Which brings us to where we are today. Jerome, Dana and “newcomer” Jeremy Lyons, a Delta Blues and New Orleans jazz man. As mentioned at length in my earlier review, they play Morphine songs, originals, some of Lyons earlier works and a blues standard here and there. While the songs may be familiar, the band still puts their own spin on things, and the result is newly breathed life into old favorites. At least when i saw them, a good time was had by all. Fortunately since that review, Dana has graciously given me permission to post a track for your listening pleasure, which i do so now.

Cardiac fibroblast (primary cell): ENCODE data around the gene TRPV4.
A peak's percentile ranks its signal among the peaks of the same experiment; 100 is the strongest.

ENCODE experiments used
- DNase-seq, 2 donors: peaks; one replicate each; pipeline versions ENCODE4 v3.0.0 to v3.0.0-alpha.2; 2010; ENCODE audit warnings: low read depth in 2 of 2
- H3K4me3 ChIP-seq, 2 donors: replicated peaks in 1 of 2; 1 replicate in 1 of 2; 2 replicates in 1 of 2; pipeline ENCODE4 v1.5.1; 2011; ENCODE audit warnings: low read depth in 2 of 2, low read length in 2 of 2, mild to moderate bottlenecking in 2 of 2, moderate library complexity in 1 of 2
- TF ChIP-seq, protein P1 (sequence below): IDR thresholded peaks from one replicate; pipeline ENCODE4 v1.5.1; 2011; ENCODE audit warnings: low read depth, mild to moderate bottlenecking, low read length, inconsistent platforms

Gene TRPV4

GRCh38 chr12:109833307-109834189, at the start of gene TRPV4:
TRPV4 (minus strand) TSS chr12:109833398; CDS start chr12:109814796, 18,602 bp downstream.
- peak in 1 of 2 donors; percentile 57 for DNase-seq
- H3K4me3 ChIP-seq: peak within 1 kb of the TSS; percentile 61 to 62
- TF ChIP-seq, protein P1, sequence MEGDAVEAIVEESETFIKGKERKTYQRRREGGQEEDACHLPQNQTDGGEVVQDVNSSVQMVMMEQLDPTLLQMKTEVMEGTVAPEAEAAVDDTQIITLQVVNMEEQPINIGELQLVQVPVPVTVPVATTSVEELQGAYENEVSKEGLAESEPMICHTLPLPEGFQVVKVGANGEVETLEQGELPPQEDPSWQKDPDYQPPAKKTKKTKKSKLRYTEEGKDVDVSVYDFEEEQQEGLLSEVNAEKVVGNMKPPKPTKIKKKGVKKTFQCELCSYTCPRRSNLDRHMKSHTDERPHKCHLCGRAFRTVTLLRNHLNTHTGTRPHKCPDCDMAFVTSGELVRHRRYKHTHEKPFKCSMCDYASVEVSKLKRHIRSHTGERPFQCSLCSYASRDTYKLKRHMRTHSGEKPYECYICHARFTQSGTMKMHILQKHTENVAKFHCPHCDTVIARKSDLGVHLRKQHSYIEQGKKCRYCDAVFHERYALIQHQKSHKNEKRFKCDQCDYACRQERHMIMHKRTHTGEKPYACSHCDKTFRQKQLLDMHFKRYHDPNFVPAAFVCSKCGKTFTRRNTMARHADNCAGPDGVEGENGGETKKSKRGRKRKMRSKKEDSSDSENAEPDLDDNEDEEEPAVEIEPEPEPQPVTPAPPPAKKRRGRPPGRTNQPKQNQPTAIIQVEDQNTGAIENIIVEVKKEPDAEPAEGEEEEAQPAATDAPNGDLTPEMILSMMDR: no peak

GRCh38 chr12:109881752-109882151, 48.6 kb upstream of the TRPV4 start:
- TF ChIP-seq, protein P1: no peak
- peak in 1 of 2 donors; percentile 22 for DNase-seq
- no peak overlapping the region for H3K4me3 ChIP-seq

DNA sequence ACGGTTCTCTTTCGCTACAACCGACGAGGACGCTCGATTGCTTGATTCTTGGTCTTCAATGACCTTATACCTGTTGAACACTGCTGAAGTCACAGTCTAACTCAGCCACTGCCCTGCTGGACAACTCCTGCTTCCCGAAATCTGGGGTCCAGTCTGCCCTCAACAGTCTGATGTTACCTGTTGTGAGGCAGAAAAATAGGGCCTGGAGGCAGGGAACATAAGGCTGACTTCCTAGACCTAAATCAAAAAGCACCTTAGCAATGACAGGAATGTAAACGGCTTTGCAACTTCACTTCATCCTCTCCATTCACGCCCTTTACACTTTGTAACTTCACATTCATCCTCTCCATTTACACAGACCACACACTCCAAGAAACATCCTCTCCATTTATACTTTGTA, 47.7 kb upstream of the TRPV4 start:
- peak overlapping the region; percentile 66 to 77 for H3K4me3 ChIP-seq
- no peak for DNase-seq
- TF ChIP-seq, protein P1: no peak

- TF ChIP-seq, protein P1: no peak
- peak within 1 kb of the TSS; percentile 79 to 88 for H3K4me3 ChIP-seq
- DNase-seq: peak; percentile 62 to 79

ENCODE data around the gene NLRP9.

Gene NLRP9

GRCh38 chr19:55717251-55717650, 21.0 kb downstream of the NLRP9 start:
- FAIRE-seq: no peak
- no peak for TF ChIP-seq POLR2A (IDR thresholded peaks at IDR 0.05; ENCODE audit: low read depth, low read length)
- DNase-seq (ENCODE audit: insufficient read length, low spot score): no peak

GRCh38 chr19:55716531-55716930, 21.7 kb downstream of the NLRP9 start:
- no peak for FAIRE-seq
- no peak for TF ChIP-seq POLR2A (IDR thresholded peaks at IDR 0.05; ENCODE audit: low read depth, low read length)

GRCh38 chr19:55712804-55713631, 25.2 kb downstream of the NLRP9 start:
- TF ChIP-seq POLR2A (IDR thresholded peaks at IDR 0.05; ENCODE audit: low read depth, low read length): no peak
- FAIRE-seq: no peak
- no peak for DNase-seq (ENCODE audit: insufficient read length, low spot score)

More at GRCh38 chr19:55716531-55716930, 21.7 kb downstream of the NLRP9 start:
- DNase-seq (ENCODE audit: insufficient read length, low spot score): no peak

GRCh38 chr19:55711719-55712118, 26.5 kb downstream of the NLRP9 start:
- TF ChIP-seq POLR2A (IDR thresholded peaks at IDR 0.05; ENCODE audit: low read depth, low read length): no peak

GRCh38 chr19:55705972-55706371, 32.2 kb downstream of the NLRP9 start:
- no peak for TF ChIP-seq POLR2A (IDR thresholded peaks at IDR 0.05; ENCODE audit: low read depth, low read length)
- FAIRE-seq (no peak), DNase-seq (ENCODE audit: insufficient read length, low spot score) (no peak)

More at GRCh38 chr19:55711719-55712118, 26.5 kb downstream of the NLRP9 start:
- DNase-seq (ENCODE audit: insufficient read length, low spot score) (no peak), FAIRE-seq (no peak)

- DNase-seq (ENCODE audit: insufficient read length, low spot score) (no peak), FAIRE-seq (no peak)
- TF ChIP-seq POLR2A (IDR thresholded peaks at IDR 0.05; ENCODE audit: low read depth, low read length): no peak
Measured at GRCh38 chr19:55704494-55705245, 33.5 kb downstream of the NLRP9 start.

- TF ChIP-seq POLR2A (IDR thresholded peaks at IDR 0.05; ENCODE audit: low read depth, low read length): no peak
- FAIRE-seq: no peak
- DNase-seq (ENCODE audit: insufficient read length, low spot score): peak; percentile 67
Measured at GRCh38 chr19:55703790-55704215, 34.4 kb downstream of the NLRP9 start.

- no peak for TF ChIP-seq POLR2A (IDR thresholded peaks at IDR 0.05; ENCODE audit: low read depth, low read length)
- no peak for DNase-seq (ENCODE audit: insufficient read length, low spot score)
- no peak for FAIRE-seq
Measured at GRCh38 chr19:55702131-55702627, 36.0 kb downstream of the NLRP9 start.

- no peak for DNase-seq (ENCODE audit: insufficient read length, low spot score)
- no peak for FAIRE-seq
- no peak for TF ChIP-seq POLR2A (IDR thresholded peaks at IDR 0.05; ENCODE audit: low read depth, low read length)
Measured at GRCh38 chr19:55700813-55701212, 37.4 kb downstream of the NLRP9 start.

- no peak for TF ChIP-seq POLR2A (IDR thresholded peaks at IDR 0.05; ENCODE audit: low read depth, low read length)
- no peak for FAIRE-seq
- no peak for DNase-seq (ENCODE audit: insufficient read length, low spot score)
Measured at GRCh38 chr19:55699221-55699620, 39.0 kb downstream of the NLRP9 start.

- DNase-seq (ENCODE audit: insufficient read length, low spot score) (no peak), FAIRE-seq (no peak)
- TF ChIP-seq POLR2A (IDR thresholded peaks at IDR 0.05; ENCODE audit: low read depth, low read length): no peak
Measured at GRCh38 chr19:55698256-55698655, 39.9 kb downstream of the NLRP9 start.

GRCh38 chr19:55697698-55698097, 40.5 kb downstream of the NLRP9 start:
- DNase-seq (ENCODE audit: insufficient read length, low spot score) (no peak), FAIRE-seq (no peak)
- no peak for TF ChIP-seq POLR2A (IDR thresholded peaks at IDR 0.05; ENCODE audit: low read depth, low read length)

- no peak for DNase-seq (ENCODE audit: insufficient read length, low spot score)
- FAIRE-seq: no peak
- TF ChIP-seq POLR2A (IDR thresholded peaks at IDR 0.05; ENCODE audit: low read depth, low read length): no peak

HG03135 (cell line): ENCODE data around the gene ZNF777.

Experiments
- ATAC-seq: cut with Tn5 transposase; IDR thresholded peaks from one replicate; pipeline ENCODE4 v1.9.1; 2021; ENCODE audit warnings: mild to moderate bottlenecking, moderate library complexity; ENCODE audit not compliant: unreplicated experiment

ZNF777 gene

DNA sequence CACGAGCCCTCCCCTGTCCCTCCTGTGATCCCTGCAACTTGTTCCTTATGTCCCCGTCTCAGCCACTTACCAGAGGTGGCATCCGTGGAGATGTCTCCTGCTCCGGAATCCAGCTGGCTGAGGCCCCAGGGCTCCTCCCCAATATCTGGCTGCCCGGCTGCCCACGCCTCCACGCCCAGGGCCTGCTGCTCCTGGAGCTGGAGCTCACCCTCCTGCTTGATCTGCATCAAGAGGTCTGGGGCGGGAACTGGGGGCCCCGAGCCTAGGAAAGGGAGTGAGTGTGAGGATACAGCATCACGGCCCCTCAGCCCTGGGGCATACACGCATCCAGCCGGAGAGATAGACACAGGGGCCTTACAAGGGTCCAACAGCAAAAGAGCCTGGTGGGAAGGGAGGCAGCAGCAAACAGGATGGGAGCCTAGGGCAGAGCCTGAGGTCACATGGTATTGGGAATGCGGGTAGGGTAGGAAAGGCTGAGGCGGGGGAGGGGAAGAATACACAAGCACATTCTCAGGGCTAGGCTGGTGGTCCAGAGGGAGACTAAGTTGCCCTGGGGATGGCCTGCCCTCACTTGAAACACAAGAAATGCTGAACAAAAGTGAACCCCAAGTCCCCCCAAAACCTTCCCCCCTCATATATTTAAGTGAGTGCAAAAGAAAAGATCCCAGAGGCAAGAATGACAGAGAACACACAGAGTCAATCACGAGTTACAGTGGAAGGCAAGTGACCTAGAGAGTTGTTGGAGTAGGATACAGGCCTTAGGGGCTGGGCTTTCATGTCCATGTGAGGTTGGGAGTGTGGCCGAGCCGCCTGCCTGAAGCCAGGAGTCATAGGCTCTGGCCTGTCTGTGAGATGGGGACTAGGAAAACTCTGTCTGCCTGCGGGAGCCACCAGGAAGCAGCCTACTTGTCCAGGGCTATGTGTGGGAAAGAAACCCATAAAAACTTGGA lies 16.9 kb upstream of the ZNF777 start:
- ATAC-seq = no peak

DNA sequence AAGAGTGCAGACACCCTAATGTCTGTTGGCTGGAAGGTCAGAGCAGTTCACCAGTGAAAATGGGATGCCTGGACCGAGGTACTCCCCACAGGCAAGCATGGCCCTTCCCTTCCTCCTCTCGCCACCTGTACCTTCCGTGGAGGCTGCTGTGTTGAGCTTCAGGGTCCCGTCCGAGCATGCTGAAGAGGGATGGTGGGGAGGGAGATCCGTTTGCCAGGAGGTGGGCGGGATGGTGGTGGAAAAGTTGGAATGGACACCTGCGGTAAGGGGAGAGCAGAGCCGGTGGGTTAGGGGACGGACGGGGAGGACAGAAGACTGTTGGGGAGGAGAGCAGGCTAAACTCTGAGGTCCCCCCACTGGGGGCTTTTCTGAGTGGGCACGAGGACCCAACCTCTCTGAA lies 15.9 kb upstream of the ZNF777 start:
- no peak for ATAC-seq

And that, kids, hopefully sets the record straight, a disservice no longer. i can’t say enough how much these bands and their various sounds have meant to me over the years. When and if The Missus and i ever have daughters, i’ve already informed her we’re naming each and every one after a Morphine song heroine. Lilah has been an easy sell thus far, but i might need the entirety of Orchestra Morphine to play at a baby shower or something to get anything to happen beyond that. That aside aside, there’s plenty of material out there for you curious kids, so go buy some music and prepare to have your worldviews changed. Barring that, it’s great fucking music, and isn’t that enough? Take the above as a starting point and go get wet.
Like swimming. Only different.